Resuscitation update - the latest advice

A phone app can recommend rate and depth of chest compressions, explains Professor Malcolm Woollard.

The emphasis remains on good quality chest compressions (Photograph: Istock)
The emphasis remains on good quality chest compressions (Photograph: Istock)

In October 2010, new resuscitation guidelines were released that include important changes relevant to the resuscitation of patients in primary care.

Agonal respirations
Agonal or gasping respirations have been misdirecting responders into believing a patient has a pulse and this has resulted in the failure to start CPR.

Agonal or gasping respirations in an unresponsive patient should always be assumed as indicating cardiac arrest.

Chest compressions
The emphasis remains on the importance of good quality chest compressions, started as soon as possible after the onset of arrest and continued with minimal interruptions.

The current standards are that no intervention should result in a pause in chest compressions of more than 10 seconds.

Two additional changes aim to improve the efficacy of chest compressions. Firstly, the recommended rate for chest compressions is now 100 to 120 per minute. Secondly, the depth for chest compressions in an adult is 5-6cm.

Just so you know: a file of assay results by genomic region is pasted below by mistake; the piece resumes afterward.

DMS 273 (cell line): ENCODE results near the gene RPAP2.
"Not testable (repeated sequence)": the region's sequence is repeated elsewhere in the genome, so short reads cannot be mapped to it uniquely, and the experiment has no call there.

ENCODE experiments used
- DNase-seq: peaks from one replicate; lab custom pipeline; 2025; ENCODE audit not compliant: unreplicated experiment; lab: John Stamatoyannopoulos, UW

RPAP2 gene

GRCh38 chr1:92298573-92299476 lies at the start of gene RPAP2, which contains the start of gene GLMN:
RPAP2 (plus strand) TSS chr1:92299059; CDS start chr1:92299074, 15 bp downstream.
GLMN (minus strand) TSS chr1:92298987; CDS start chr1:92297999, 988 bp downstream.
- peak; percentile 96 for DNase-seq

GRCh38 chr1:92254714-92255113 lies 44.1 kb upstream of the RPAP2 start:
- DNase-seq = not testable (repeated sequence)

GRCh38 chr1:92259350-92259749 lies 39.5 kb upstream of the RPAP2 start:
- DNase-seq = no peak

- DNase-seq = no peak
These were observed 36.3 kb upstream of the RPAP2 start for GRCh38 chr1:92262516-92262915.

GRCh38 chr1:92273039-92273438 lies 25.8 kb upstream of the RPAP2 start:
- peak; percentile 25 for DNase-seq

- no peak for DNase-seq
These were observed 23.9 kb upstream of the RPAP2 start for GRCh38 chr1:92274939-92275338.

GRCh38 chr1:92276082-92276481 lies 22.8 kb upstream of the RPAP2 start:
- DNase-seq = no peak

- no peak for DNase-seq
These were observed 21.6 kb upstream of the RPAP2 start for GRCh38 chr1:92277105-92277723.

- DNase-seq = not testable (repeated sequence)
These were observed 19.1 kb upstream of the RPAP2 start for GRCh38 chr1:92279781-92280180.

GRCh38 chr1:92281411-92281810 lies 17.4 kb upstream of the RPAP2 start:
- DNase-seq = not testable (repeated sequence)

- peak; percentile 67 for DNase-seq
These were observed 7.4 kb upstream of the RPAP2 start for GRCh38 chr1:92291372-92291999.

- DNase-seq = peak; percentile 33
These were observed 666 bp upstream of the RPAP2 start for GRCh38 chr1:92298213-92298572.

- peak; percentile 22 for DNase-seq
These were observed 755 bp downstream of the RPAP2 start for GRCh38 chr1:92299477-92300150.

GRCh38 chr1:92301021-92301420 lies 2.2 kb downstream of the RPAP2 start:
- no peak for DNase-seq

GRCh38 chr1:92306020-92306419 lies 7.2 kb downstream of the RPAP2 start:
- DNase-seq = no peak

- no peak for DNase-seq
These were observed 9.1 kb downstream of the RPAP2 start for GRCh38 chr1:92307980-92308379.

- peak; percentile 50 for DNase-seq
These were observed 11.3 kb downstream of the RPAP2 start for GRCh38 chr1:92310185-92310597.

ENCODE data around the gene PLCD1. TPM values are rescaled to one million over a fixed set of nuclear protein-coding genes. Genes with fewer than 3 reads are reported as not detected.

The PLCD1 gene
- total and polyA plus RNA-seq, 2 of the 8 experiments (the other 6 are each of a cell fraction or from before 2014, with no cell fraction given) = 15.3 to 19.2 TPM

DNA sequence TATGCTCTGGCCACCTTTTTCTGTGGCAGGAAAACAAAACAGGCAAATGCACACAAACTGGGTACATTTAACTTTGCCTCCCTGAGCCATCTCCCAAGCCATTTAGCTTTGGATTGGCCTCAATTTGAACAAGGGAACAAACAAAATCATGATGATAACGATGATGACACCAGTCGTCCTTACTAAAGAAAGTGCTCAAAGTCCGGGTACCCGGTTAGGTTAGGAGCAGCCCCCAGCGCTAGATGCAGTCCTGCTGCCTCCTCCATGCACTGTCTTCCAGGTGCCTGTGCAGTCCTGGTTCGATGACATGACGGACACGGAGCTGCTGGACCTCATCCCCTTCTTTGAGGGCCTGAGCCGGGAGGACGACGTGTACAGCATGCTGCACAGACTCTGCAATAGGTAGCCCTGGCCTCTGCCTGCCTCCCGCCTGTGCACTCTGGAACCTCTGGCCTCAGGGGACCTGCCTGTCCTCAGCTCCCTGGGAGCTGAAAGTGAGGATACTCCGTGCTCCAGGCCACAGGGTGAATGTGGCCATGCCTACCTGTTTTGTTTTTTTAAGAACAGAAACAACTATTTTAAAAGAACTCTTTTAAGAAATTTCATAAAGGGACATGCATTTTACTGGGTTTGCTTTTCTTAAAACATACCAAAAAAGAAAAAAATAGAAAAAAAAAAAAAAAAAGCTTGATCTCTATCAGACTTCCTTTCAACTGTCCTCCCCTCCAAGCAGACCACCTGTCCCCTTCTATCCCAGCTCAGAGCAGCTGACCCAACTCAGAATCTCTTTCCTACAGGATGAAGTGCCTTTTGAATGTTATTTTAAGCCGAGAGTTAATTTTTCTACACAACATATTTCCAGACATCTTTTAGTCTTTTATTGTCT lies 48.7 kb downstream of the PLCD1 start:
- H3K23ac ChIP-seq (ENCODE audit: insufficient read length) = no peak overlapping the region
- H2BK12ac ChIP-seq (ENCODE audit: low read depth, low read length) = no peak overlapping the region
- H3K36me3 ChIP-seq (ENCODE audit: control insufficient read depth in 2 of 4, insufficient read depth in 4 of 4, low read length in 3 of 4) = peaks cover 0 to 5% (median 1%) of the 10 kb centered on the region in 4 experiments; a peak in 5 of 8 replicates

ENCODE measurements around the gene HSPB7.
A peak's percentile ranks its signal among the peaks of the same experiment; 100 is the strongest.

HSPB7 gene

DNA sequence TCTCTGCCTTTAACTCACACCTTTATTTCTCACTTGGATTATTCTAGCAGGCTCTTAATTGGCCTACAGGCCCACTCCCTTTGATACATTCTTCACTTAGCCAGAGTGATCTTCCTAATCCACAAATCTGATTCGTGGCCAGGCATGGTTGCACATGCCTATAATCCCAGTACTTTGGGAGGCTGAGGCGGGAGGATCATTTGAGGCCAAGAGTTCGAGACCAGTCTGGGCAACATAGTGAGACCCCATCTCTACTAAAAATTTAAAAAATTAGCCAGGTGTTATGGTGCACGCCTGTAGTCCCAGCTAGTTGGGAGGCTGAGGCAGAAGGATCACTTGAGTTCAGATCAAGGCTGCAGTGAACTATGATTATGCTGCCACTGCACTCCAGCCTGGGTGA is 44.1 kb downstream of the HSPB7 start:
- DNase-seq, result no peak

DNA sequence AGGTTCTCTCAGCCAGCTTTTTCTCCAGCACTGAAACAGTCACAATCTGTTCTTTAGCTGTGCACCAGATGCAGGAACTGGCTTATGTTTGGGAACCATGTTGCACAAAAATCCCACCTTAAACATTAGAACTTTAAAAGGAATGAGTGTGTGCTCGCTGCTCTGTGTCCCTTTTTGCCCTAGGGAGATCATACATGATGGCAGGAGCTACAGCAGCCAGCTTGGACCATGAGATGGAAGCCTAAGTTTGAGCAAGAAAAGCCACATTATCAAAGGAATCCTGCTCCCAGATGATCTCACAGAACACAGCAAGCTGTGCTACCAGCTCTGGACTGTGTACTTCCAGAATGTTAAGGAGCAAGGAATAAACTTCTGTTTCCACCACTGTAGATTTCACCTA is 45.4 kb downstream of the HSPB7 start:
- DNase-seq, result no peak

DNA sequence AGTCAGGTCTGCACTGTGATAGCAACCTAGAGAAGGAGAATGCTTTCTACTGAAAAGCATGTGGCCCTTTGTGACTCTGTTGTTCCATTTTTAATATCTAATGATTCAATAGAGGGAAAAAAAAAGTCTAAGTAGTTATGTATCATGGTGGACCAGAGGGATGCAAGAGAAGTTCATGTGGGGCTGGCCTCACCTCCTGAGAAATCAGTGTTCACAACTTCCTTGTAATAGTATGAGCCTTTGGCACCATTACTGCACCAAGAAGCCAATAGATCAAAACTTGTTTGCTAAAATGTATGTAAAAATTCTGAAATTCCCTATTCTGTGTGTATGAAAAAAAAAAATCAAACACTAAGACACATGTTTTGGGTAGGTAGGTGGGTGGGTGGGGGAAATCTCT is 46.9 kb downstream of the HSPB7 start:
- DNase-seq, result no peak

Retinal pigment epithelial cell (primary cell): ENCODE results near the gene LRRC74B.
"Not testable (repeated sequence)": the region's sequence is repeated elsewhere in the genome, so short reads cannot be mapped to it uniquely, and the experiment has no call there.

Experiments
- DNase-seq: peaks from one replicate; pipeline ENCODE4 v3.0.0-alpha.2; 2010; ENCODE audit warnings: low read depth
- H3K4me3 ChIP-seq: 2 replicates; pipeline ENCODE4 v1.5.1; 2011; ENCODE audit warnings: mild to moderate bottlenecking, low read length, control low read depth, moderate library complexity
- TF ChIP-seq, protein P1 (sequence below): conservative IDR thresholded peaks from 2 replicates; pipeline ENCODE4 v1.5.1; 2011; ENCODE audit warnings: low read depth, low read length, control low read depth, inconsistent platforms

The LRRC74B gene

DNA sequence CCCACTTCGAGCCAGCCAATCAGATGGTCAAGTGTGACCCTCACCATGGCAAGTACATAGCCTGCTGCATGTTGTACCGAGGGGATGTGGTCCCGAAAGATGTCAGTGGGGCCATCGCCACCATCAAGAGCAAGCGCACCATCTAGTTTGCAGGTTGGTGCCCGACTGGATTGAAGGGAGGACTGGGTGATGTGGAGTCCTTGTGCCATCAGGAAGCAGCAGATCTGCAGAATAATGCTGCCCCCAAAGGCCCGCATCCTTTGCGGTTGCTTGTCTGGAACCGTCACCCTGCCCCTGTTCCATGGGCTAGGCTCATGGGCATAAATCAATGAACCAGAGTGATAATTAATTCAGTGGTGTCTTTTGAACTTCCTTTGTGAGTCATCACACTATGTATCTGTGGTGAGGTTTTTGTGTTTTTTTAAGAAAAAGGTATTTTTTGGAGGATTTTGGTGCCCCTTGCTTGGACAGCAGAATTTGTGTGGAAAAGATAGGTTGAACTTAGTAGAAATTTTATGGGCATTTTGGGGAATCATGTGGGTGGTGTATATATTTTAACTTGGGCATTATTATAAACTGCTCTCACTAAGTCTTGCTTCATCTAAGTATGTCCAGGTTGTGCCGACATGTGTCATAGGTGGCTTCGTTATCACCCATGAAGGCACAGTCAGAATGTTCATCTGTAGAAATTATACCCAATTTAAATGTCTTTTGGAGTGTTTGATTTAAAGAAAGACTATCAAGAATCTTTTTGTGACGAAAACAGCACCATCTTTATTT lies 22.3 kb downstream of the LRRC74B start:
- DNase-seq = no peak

If a rescuer is unable to give ventilations, compression-only CPR should be administered instead.

Research shows that the standard of chest compressions given by even professional rescuers is often poor, and so the new guidelines encourage the use of feedback devices, which prompt users to compress at the correct rate and depth.

These come in a number of forms, from applications on smart phones providing verbal prompts and a metronome; an iPhone application which uses the accelerometer to prompt on rate and depth; to stand-alone pucks and automated external defibrillator (AED) electrodes with built-in accelerometers.

No compressions interval
For those practices with a defibrillator, the emphasis is on minimising interruptions in chest compressions, and the guidelines now recommend that chest compressions be continued while the device is charging.

To ensure safety, the rescuer providing the compressions should be the person to press the shock button, and as soon as he or she has done so they should resume compressions.

The target is to reduce the 'no compressions interval' to less than five seconds for each shock. If an older AED is used it is necessary to stop compressions while the device is analysing the rhythm but some modern devices use algorithms, which permit compressions to be continued during the check.

  • Professor Woollard is professor in pre-hospital and emergency care at Coventry University.


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